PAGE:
Thursday, 20 January 2005
|2032 - Me so geeky|
In the general cleanup of the machine room, we found a place for an IBM terminal controller and terminal. Of course, I just had to get it running again - as a regular VT220.
The IBM 3270 series of terminals and terminal controllers was designed to work much differently from the average computer terminal. Instead of sending characters one at a time when a key is pressed, and displaying them one at a time as received from the host, it was designed to present a form to the user, which he fills in and transmits to the host in one big glob. This was done to minimize the demands on the host computer, thus making things more efficient.
In later days, IBM realized that it might be a Good Thing if its terminals could be used with host computers from other manufacturers. They added the ability to do that, although it was a bit clunky. Even later, they added networking abilities to the controllers.
I have a 3174-61R controller with a Token Ring interface. (That was $500, complete. If I'd gotten one with an Ethernet interface instead, it would have been $3500.) I've also got a nice 3472 infoWindow terminal to go with it, as well as a couple of 3270 terminal cards for my former employer's product. I've also got a Token Ring adapter in one of my Linux systems.
I had to rebuild the kernel in Red Hat Enterprise Linux version 3 because they didn't include the TMS380 Token Ring adapter module as standard. I also had to tell that system to forward the packets and do address masquerading, so the 3174 appeared as though it was on my main LAN. With that done, I was able to log into the main Linux server here:
and run the mutt email client:
and the slrn Usenet news reader:
Needless to say, these look very strange to an old-time mainframe geek like me. That's why I had to do it.
current mood: geeky
Bah, the only real 3270s are the big honking metal ones, the ones that can crush a small car with ease and have keyboards that weigh more than a modern laptop. 3278s forever! (especially the APL ones)
Seriously, though, yes that's pretty darn geeky. Congrats!
3278s? Wimp. Grab yourself a real 3277 if you want to crush a car. The 3278 keyboard is positively flimsy compared to a 3277's.
I've been wondering: You do know, of course, the special significance the initials CKD have in the IBM world, don't you?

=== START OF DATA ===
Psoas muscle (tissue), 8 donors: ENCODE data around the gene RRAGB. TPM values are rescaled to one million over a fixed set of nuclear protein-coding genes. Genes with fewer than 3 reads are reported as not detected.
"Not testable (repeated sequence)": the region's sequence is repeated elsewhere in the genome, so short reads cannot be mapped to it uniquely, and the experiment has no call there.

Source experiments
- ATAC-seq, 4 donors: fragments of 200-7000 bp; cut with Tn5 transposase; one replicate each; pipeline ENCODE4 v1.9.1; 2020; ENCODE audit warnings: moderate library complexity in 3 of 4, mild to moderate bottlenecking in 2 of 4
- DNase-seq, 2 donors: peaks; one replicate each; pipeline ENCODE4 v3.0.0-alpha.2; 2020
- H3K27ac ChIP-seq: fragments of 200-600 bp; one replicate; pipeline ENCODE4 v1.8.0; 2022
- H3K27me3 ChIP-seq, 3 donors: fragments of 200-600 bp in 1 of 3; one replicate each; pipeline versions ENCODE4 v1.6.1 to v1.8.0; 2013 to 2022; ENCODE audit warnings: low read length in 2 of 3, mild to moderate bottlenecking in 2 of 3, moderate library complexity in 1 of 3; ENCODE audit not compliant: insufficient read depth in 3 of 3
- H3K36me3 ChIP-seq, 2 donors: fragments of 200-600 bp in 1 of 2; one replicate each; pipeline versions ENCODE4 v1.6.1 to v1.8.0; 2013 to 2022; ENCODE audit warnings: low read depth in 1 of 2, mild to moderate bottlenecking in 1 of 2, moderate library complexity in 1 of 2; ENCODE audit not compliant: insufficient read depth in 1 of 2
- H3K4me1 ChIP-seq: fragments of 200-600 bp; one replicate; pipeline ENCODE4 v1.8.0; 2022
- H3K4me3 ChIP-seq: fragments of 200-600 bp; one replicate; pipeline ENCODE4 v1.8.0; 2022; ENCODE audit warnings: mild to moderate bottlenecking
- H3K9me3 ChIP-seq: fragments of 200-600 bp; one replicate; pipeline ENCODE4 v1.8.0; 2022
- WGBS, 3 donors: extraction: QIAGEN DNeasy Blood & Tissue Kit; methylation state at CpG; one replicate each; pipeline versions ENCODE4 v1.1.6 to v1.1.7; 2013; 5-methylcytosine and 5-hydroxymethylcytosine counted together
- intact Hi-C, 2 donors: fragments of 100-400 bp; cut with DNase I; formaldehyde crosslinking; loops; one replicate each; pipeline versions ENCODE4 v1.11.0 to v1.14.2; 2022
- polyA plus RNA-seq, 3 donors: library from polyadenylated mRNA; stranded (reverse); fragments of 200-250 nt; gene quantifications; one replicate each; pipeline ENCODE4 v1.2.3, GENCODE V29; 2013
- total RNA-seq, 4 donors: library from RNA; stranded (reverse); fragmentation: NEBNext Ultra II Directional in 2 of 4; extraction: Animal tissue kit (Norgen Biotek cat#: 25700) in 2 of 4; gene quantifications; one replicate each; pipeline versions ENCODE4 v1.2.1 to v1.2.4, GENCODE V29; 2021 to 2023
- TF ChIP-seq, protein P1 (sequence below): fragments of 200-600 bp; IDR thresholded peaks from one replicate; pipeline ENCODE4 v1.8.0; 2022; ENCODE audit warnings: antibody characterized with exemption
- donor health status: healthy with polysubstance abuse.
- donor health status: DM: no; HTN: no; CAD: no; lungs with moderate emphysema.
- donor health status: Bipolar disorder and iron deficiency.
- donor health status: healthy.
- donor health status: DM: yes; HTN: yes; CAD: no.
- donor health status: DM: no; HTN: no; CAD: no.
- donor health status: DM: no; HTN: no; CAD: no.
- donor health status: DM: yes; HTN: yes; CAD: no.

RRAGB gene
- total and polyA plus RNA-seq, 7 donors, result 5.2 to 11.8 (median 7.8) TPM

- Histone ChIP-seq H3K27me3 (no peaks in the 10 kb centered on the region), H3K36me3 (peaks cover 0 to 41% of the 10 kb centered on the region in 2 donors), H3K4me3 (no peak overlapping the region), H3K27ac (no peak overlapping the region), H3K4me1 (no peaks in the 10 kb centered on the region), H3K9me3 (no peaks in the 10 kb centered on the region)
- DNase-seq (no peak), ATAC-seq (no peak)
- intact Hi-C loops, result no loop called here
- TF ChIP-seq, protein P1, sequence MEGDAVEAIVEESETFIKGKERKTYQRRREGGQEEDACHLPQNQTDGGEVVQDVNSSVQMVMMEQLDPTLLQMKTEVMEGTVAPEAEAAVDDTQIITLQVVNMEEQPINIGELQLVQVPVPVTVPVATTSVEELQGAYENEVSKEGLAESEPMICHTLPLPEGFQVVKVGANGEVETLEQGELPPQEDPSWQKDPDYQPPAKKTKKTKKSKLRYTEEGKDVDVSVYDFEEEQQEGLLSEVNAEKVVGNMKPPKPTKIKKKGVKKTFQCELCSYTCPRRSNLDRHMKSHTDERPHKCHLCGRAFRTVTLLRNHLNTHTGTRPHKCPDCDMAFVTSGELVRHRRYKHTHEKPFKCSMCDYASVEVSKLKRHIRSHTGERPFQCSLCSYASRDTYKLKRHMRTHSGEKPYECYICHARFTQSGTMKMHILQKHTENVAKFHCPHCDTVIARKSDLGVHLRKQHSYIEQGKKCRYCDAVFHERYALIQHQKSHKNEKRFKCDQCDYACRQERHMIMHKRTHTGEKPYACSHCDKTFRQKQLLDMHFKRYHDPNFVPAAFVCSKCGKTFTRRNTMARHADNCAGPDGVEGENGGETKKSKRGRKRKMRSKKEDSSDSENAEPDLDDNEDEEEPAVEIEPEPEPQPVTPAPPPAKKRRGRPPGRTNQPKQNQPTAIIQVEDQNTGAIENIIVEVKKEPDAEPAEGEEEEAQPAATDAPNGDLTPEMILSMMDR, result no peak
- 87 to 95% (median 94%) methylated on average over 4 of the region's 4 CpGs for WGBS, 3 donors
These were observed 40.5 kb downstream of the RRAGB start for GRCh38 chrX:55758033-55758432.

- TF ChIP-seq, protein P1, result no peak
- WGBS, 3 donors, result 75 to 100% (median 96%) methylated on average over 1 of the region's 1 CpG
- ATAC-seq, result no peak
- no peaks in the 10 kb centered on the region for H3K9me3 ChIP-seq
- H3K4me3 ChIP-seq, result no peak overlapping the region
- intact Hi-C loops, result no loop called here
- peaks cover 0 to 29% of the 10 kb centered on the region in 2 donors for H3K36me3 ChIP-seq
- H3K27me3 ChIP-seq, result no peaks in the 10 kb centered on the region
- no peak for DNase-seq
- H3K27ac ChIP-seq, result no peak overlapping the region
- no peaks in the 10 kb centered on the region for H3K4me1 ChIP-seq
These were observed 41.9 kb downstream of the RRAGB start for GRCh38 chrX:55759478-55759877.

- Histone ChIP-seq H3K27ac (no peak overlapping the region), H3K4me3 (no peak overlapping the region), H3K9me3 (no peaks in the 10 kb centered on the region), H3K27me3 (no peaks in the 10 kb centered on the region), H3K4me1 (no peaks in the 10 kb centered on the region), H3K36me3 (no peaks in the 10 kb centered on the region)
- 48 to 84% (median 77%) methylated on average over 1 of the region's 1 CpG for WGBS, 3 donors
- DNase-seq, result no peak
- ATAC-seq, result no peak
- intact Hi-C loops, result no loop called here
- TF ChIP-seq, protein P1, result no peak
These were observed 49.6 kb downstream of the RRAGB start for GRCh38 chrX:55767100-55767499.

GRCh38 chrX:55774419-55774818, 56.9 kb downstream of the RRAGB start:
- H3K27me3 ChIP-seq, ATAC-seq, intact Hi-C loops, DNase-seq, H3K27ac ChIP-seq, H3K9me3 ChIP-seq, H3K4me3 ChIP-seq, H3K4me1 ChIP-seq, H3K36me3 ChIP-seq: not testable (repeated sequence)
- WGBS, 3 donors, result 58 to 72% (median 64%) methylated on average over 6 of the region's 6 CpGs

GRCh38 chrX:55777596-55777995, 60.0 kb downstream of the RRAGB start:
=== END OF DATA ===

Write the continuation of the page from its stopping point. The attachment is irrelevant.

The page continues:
I know of the reference, but never used any count-key-data stuff myself. The 3090 that was the main undergrad computing machine back in my day was running a particularly bizarro homebrew OS on top of VM.
Was it MUSIC, or MTS, or something completely homebrew?
Let me put it this way. You have a machine running VM, which lets you have really solid walls between different virtual machines. Do you:
(a) set up the OS so that users have their own virtual machines (the CMS approach), or
(b) write an OS that runs everyone in the same VM?
Your compilers expect upper-case input. Do you:
(a) expect users to enter upper-case text, or
(b) case-flip all input and output, so they type in lower case, it's flipped to upper case, compiled, output is generated, and then that's case-flipped before display or printing?
It was rumored that the university licensed it to UWaterloo in exchange for a Waterloo SCRIPT license, and that it was an exceedingly bad deal for UWat to have done so.
I can see putting lots of users in one virtual machine. That does, after all, save on system resources. In the days you're talking about, that's a nontrivial consideration. That also lets you terach things like how to write a scheduler.
As for the compiler, though, that one's just brain-dead. I can see folding case on input - if the language isn't case-sensitive (and I consider case sensitivity a major botch, and the single worst feature of C and Unix), then it shouldn't matter what case the user uses, and the output should be in whatever case (or mix thereof) the user gave as input.
Which school was this? ...and the OS historian in me wonders if it'd be possible to lay hands on this OS, no matter how horrible it may be, as worthy of preservation - if only as a bad example.
Boston University. It was called VPS (or VM/VPS) and Google hits mostly get Hummingbird's ftp client, which had support for its ftp server (presumably because BU had a site license or something back in the day).
Wow.. You Are Geek. Hear You Interface!
The most "classic" piece of equipment I have is a (FUNCTIONAL!) DECstation 5000/200.
Back to the drawing board. I now have to out geek the ubergeek. ::sigh::
I've got a 5000/240. I used to use it as an IRC server with NetBSD. I've also got a 5000/25 that was the development system for that one, so I could build stuff without jeopardizing the IRC server's reliability.
All of your computer gear should be on a rack or steel cage of some sort. Much safer. I do recommend getting a rackmount for all of your gear.